The tactical maps I had a chance to see were generally bigger than what I’ve seen in Runemaster’s competitors, but nothing near the sweeping fields of the recent iterations of the Total War series. I also thought the selection of mythical beasts and beings was very nice and they were well animated.

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How Paradox manages to draw all of this out of the Clausewitz engine is one of those things that makes people like me look on coders much like ancient man must have looked at his shamans, and even Goodfellow admitted he doesn’t know exactly how they do it, but he admires what they’ve done.

What he has done is offer a fair amount of input into both the story of the game and the quests that move it forward. Given the part of the world Paradox calls home, one suspects Ragnarok might even be a topic of barroom conversation for the relatively small (8-10 member) production team. Goodfellow said the story of Runemaster is set at a time when Ragnarok has gone from concept to imminence.  Players are asked to choose between allying themselves with the Aesir and Order who wish to delay — or perhaps even prevent — the end times and those who see it has an opportunity to bring about worthwhile change, or at least to get themselves a stake in the new order of the worlds. I will note in passing that there’s much here in common with the meta-story of Google’s ridiculously popular Ingress node-hacking game, except with Norse gods instead of XM.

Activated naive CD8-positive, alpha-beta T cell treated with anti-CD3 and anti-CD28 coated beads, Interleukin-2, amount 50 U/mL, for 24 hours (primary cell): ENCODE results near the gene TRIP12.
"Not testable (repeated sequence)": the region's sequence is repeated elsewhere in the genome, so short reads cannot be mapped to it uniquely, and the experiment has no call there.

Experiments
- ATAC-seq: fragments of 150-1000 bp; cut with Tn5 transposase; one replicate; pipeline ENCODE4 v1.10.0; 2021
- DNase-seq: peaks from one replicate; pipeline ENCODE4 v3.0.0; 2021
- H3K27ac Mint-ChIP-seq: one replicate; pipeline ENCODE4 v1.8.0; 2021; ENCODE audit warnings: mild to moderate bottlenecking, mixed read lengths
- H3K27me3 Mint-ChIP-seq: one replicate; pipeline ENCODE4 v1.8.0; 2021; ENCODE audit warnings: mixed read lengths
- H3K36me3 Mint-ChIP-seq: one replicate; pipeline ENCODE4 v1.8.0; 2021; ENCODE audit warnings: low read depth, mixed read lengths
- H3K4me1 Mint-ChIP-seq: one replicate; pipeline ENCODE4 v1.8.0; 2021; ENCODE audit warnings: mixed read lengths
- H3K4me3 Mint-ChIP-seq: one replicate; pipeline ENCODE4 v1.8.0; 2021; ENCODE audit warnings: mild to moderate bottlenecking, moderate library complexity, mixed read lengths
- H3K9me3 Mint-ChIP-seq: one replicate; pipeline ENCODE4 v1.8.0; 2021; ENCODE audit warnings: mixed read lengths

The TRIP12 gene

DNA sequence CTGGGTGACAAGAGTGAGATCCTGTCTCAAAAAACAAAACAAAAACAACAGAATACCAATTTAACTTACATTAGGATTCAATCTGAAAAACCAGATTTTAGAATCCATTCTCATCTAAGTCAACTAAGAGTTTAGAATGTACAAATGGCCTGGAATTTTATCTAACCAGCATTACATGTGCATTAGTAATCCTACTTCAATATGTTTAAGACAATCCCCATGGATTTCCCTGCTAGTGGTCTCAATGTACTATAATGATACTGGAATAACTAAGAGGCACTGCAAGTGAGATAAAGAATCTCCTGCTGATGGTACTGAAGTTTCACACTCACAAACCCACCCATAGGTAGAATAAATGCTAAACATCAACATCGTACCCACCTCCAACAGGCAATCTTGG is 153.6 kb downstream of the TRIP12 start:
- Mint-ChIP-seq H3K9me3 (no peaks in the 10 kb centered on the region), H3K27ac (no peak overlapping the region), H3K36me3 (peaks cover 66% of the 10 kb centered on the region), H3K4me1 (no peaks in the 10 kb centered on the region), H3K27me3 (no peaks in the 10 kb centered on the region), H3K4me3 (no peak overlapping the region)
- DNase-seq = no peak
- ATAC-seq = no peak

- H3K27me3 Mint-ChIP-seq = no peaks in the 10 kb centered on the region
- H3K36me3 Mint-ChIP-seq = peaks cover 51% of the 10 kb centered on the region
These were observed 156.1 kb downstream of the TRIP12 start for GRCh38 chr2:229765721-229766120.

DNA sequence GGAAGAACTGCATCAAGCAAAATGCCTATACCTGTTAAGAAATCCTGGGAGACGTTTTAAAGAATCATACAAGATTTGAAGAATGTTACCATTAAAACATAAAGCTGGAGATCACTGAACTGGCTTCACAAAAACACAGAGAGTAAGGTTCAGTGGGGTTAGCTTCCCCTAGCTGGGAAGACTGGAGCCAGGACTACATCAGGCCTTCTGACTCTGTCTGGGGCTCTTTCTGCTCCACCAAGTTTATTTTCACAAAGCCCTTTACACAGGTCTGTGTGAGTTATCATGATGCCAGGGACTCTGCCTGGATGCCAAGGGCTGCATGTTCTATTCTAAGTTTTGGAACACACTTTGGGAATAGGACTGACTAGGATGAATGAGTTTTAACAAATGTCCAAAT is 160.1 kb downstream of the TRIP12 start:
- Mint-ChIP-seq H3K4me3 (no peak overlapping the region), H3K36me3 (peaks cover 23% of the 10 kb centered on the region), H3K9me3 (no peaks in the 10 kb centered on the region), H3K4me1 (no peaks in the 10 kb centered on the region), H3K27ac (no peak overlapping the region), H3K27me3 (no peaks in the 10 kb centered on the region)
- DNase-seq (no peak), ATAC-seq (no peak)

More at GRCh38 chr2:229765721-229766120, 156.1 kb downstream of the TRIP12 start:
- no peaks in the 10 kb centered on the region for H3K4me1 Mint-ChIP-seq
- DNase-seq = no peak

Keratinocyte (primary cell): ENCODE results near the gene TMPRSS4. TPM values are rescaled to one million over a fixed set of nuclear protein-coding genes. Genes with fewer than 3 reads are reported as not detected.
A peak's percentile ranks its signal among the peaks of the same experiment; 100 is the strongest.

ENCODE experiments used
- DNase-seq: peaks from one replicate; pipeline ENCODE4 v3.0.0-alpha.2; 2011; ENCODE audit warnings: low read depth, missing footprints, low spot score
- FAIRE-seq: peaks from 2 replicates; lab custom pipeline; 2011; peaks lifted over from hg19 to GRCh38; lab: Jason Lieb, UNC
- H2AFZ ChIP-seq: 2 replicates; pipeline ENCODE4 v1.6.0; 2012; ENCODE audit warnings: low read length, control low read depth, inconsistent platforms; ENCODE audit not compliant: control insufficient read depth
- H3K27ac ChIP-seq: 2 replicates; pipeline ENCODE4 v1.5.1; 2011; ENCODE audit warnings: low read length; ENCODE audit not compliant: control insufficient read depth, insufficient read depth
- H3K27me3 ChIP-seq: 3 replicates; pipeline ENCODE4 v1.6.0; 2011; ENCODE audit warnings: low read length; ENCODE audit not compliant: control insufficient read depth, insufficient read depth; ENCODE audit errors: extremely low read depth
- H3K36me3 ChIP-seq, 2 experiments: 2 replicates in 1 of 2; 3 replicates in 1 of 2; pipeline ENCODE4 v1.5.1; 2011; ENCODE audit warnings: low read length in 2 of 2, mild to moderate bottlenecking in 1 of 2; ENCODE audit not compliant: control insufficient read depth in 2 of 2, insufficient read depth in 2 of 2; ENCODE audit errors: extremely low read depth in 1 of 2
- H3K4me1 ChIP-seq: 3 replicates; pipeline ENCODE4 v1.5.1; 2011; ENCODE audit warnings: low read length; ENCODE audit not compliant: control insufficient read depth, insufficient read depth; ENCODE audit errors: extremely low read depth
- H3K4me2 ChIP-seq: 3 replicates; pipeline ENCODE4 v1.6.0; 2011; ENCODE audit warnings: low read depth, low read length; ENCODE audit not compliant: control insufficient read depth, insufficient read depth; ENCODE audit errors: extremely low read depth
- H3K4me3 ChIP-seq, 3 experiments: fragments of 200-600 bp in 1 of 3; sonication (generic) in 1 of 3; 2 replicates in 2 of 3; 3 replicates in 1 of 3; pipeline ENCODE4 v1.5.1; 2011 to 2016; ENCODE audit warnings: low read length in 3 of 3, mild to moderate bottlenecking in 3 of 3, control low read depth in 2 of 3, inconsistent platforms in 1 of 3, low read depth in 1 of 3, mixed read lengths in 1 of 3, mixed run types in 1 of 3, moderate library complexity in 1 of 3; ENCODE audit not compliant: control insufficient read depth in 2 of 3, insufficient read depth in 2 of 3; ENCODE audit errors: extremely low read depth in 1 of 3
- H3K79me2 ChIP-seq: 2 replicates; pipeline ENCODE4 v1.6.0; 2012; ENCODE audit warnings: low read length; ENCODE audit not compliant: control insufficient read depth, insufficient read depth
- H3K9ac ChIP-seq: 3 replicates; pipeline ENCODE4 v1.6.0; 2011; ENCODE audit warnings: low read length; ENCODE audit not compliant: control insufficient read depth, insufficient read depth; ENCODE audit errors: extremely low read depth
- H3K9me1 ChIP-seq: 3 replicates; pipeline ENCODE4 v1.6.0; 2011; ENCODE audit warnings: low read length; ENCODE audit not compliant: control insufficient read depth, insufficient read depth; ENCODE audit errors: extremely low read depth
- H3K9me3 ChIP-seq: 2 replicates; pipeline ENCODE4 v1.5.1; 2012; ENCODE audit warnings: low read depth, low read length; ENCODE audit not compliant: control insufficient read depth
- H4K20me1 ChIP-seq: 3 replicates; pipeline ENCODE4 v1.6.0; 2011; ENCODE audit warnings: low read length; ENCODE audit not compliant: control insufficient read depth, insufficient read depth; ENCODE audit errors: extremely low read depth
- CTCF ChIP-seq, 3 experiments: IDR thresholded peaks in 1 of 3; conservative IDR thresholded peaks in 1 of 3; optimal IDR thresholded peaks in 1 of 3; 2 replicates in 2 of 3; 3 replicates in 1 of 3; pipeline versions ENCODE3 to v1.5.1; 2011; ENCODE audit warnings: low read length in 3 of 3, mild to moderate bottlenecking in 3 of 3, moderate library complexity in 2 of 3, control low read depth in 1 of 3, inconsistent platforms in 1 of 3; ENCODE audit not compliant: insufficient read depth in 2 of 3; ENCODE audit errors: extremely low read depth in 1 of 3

Goodfellow said a lot of effort has already gone into making sure the quests make sense — he’s involved in the process of localization into English — but also that they stay true to the tone that Paradox is trying to set for the whole of the game.

And then there’s that combat thing. Goodfellow said flatly that combat is something that Paradox knows how to simulate, and in lots of ways. It knows how to balance systems and how to fine tune even good ones to make them better or more challenging — two things that are not necessarily identical. I didn’t get to spend a lot of time with the tactical combat system, but based on other accounts and their multimedia offerings, I’m hopeful that there can be the sort of depth in the combat system that Paradox has built into its other games. More than anything, though, given the company’s confidence in that area, it gives it the ability to really stretch into things like art, theme, character building, and quest construction that will let the role playing side of the enterprise prosper.

The game, expected in the first part of 2015, is to be released on the PC, Mac, and PS4, the latter announced just before GenCon.

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One of my favorite parts of my conversation with Goodfellow was discussing his views on the long-term viability of the PC as a gaming platform. He and I both lived through the days when PC gamers were told our days were numbered and it’s clearly with no small measure of satisfaction that he says that PCs are a space in which Paradox — and gaming generally — is going to stay. He pointed to the diversity of offerings — in terms of price point, theme, and subject — as well as the strength of digital delivery as reasons for PC software remaining as successful as it has been.

With Hearts of Iron IV in prospect, knowing that Paradox is staying in the PC space is reassuring indeed…even if we might have to make room there for a few elves.